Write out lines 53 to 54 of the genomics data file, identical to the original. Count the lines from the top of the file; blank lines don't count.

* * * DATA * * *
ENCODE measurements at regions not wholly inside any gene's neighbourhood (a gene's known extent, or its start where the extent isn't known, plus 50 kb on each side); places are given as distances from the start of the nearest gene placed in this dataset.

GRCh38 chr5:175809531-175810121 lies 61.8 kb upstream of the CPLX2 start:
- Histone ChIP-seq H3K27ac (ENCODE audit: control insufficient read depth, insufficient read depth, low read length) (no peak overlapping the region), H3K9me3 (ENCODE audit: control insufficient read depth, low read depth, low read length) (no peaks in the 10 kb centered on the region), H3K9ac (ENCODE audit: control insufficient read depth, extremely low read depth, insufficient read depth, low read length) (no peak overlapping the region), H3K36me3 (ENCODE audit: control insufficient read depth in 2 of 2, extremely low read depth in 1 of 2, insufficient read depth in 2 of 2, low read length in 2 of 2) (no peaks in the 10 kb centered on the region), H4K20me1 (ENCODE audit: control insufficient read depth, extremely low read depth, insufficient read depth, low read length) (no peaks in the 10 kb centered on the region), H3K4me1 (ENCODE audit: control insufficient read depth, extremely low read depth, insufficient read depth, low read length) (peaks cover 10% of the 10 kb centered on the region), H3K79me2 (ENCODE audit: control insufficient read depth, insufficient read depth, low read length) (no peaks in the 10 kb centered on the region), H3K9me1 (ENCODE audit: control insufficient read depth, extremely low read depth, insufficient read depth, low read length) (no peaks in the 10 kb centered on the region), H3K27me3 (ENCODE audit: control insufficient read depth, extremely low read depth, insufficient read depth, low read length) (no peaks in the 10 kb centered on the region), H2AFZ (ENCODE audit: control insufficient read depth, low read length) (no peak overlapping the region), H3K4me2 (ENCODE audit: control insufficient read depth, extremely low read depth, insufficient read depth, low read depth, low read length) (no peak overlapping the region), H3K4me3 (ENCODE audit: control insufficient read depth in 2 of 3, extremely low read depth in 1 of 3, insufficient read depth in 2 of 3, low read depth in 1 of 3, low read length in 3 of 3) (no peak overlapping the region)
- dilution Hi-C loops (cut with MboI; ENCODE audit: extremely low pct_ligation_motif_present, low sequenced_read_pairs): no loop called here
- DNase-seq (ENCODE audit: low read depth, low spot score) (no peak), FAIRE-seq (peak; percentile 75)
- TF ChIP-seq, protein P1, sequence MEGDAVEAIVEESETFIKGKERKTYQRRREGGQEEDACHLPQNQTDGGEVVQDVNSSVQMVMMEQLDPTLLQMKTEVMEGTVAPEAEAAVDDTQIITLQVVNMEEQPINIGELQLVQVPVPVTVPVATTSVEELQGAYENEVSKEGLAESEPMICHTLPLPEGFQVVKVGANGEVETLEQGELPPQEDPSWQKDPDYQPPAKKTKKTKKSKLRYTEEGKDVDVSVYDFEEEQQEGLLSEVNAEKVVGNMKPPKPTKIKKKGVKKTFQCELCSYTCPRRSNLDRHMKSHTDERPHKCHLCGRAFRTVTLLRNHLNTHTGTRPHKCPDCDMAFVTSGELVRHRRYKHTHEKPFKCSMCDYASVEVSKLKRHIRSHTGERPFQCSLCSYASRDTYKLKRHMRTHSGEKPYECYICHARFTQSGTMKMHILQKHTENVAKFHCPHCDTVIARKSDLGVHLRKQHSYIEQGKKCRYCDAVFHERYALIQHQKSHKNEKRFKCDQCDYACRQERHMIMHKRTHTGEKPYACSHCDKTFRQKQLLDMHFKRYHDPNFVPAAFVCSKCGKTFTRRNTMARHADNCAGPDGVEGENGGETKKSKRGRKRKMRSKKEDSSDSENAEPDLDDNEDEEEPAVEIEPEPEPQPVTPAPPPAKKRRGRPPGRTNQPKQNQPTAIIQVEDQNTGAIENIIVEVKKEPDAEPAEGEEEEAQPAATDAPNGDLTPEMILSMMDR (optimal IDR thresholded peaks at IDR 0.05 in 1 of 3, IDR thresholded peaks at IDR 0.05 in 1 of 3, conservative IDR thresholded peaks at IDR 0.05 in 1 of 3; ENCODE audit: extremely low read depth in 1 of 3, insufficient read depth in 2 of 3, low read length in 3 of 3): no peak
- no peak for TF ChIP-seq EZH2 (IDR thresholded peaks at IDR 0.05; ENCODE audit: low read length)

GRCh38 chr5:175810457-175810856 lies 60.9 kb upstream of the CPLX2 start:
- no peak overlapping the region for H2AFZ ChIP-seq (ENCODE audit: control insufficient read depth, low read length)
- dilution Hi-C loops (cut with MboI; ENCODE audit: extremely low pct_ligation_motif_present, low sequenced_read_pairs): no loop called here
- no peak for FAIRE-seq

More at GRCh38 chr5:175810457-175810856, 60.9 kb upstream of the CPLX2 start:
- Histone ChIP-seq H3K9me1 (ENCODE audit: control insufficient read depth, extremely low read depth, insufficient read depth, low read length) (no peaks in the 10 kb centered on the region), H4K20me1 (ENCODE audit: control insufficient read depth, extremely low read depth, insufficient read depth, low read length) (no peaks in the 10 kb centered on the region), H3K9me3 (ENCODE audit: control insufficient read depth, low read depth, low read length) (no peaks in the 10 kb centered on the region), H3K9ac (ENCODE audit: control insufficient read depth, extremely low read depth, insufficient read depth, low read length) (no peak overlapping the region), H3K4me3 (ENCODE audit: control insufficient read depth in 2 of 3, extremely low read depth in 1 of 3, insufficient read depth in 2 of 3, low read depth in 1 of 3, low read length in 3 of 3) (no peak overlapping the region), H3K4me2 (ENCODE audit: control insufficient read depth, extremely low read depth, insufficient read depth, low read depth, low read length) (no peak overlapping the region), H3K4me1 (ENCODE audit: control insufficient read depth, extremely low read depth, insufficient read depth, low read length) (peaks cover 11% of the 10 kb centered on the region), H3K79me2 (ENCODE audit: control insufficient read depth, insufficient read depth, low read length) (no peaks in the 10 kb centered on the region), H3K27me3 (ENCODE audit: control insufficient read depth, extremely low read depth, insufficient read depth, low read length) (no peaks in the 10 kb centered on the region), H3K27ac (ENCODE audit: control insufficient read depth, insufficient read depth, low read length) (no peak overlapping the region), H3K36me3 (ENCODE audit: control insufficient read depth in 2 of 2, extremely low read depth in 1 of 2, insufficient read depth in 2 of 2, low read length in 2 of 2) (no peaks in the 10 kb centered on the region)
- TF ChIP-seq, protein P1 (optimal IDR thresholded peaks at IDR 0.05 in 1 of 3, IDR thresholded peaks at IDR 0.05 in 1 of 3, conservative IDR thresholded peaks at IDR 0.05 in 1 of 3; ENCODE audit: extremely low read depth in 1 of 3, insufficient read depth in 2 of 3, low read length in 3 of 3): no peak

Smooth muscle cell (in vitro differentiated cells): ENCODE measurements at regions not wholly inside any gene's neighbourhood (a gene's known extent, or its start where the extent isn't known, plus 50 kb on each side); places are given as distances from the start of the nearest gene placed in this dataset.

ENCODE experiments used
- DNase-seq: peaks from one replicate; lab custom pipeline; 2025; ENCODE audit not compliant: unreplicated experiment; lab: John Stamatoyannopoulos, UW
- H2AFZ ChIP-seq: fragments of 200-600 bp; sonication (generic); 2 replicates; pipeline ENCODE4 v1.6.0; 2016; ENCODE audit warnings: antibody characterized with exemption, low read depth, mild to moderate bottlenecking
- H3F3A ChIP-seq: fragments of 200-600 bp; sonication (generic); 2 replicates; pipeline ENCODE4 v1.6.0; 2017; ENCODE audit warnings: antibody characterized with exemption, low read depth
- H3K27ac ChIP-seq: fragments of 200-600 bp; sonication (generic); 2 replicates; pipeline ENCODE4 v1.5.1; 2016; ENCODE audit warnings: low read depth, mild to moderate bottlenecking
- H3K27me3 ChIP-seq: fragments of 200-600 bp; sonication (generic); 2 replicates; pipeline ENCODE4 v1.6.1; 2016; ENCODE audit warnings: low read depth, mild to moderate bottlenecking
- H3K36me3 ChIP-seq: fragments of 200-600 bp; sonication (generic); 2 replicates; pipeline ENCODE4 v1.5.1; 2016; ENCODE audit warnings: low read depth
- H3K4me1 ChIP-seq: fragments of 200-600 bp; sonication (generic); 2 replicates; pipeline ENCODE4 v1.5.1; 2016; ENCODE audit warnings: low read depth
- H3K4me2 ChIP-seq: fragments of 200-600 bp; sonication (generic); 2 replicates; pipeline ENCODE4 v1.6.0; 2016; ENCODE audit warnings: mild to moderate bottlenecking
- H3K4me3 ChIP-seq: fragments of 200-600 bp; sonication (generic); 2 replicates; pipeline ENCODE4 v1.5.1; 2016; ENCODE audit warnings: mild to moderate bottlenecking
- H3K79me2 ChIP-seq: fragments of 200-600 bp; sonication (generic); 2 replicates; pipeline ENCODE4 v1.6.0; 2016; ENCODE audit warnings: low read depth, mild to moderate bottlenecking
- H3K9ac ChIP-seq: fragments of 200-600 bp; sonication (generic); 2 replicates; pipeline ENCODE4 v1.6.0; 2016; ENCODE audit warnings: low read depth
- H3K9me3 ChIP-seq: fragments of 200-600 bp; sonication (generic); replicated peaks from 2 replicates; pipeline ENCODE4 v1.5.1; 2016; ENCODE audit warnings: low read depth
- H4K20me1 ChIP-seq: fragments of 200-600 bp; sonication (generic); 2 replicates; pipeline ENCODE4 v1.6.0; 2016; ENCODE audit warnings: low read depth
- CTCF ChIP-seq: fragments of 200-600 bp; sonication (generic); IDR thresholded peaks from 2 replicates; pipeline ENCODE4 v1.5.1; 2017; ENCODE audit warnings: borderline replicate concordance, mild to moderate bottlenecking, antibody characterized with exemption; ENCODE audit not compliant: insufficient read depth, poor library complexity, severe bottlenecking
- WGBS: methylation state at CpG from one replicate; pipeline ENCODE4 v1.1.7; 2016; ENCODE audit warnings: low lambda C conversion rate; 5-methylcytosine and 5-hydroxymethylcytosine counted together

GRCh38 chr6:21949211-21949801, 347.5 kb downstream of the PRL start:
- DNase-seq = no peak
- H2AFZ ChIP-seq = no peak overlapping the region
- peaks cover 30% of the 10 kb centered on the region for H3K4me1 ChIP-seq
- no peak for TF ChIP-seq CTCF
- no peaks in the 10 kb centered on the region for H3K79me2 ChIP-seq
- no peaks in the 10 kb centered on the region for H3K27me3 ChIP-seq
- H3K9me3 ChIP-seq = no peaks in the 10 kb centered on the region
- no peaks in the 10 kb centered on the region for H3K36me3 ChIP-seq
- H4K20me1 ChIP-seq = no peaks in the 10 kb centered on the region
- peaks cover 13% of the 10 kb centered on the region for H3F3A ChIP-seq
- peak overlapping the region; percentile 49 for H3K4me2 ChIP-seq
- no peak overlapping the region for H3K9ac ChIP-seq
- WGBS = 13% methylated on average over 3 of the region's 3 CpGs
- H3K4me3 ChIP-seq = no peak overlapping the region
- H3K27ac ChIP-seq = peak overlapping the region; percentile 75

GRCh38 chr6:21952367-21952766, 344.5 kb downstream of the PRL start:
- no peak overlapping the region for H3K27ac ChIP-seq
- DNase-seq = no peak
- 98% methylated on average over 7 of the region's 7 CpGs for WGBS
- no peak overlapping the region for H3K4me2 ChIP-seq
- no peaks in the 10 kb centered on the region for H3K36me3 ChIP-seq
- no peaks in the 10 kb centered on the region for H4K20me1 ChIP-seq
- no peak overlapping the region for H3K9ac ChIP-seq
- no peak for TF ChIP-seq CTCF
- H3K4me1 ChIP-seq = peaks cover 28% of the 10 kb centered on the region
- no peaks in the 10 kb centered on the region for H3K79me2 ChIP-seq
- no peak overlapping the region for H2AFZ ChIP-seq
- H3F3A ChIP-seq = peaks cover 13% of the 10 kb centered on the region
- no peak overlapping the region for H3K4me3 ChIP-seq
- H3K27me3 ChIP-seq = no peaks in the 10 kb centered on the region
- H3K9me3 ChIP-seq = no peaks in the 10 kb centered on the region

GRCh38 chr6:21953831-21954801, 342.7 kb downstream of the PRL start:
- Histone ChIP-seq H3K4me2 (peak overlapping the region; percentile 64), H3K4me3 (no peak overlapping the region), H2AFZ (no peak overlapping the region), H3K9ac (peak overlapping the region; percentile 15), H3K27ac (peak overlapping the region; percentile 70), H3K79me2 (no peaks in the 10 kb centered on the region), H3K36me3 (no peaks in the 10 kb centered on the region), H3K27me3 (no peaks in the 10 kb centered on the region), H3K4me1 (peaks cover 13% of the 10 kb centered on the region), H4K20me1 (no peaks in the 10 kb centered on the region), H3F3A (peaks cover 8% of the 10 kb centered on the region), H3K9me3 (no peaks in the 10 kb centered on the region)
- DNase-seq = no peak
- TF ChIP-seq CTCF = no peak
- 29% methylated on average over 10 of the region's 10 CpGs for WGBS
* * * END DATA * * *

- no peaks in the 10 kb centered on the region for H3K36me3 ChIP-seq
- no peaks in the 10 kb centered on the region for H4K20me1 ChIP-seq